1983 picture of Ajarn Chai (left) and Terry Tippie in the backyard of his Pomona,California house. Despite the grace of the motion Ajarn Chai's kick has a bone jarring, jackhammer-like power derived from the incredible speed of his kick.

During the 1970s and early 1980s Ajarn Chai taught at several Southern California colleges: Chaffey College, Claremont Men's College and Cal. State San Bernardino. Also during those years Ajarn Chai trained students at his home, the backyard of which was converted into a Thai-style camp. Many of Ajarn Chai's early fighters, such as Mike Goldbach, Reggie Jackson, Glen Hernandez and Don Boyd, came out of a backyard training environment. It was this core of fighters who Ajarn Chai lead to Thailand in 1982 to enter the first American team to compete in the Muay Thai World Championships.

Sirisute also fought battles with the martial arts establishment over fighting procedure, specifically the Wai Kru ["respects to the teacher" dance before a fight], uniform and use of knees & elbows. "They told me that my fighters couldn't wear the short pants to fight but had to wear a Gi," growled Sirisute. Shaking his head, quot;They used to laugh and ridicule Thai Boxing [fighters] when they would do the Wai Kru. But they don't laugh any more because we always knock 'em out." Thanks in part to the early efforts of Sirisute Muay Thai fighters no longer have to struggle against this kind of indifference.

Teaching in the 1990s. Ajarn Chai shows an inside scoop defense against TBA Instructor Doug Pandorf's foot jab.

In 1978, Sirisute met a young Filipino-American high school teacher named Dan Inosanto. Inosanto trained as a student in Ajarn Chai's backyard during these years and they soon became close friends. Once Ajarn Chai gave Inosanto the task of kicking the leaves on a tree, then forgot about him and went shopping, leaving Inosanto to swelter in the LA summer heat. When Ajarn Chai returned several hours later Inosanto was so exhausted and dehydrated that he could barely stand up. But he still had his hands up and was still kicking. Sirisute exclaimed, "Oh my God...I forgot all about you," and held his sides and let out a piercing falsetto cackle. Actually Sirisute had not forgotten about Inosanto but was testing Inosanto to see whether he would keep going and whether he would come back. Inosanto did come back, and the friendship that grew up between these two men in those years has served both well over the years. Already well known in the U.S. Inosanto introduced Sirisute to teaching seminars, which greatly helped Ajarn Chai extended awareness of Muay Thai in the U.S.A. as well as internationally.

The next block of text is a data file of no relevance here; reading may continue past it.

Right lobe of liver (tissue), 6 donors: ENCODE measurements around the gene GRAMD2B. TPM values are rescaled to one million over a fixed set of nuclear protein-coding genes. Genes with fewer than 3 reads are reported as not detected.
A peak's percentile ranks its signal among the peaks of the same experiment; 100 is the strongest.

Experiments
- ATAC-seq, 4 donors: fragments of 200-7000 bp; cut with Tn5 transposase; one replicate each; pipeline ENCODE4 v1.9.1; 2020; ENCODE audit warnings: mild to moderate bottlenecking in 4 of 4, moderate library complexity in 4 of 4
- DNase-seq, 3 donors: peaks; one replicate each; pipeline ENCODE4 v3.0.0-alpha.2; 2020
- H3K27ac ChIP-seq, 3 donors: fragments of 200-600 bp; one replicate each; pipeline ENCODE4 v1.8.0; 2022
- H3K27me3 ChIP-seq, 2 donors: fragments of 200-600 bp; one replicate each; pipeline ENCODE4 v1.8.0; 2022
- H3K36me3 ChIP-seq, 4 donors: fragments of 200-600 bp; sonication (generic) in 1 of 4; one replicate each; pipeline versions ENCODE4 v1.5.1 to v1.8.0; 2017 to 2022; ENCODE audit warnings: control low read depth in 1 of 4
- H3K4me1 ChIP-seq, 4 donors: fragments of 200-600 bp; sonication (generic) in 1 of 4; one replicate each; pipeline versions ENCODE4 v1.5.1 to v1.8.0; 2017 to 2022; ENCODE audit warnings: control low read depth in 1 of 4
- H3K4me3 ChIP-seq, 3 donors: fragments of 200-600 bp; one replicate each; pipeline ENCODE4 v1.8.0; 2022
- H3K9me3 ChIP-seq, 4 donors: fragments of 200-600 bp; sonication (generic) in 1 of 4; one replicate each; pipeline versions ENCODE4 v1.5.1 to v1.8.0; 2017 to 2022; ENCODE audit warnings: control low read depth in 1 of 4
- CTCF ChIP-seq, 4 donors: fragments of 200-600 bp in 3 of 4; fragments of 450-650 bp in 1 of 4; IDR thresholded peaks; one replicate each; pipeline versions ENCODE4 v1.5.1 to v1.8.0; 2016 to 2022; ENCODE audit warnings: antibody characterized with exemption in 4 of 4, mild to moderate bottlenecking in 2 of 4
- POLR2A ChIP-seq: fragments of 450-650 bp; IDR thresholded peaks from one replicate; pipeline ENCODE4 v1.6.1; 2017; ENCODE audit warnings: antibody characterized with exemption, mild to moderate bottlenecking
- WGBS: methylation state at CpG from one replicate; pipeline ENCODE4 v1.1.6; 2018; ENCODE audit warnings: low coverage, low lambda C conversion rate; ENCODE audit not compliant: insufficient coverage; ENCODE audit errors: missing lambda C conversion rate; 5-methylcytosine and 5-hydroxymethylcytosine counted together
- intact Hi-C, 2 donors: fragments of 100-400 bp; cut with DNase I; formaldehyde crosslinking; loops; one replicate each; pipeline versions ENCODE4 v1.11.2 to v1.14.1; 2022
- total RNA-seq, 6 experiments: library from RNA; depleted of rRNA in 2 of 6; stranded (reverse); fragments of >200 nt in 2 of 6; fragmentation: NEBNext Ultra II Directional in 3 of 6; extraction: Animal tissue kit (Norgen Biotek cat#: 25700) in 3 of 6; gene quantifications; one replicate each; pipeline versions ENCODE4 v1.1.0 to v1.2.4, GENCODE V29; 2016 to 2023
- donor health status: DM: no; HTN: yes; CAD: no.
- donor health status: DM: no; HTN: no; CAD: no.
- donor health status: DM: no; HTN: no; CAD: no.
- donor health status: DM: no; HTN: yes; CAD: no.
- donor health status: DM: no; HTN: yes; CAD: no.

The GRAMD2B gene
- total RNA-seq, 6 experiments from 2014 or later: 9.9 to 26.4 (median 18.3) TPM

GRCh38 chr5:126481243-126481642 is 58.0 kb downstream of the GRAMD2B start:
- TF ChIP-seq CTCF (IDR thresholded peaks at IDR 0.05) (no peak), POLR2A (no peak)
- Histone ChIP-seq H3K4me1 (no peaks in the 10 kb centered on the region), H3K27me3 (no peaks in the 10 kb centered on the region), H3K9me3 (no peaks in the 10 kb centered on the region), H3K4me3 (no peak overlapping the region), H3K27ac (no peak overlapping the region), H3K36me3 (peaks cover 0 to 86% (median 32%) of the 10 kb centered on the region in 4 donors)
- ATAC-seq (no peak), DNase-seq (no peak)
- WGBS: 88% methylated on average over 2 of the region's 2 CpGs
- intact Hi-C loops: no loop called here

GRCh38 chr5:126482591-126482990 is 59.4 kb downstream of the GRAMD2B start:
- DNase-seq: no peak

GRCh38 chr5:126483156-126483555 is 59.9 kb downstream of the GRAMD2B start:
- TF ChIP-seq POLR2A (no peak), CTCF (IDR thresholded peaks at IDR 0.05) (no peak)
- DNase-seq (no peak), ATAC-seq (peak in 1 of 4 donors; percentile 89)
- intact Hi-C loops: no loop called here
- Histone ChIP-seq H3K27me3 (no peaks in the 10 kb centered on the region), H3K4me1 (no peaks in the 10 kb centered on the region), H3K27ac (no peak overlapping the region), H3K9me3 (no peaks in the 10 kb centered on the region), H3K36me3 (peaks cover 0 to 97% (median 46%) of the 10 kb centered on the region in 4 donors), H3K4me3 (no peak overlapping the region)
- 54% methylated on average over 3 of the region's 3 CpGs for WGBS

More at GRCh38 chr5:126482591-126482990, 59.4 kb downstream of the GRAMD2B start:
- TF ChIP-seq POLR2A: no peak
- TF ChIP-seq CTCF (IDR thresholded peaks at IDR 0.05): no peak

By the early 1980s word of Muay Thai was spreading fast in the martial arts community. In 1983 Inosanto introduced Sirisute to Tom Landry of the Dallas Cowboys. The diminutive 5'5" Sirisute was undaunted when greeted with skepticism by the players. "I just pointed at him [Tony Dorsett] and told him to hold the pad for me," explained Sirisute. Taken aback at the jackhammer like impact of Sirisute's right leg on the Thai pad, Dorsett exclaimed, "This guy isn't human!" The Dallas Cowboys were soon throwing Thai kicks and skip knees, and the Cowboy's incorporated Ajarn Chai and Muay Thai into their pre-season conditioning until the time of Landry's departure in 1990. In fact, all-pro defensive end Randy White is reputed to have developed the hardest Thai kick ever recorded--a stunning 450 lbs. per square inch.

Photograph by Terry Tippie

Ajarn Chai loves to fish. 1988 salmon fishing trip in Puget Sound.

Throughout the 1980s and 1990s Sirisute has worked tirelessly to teach Muay Thai seminars to eager students around the world.  The organization he founded, the Thai Boxing Association of the U.S.A. now has more than 70 branches in the U.S. and has gained representation in almost every U.S. state. It has also expanded to 15 countries around the world. And Ajarn Chai continues on his path of spreading Muay Thai around the world from his home in Southern California

Cover articles of American Martial Arts magazines featuring Ajarn Chai's Muay Thai.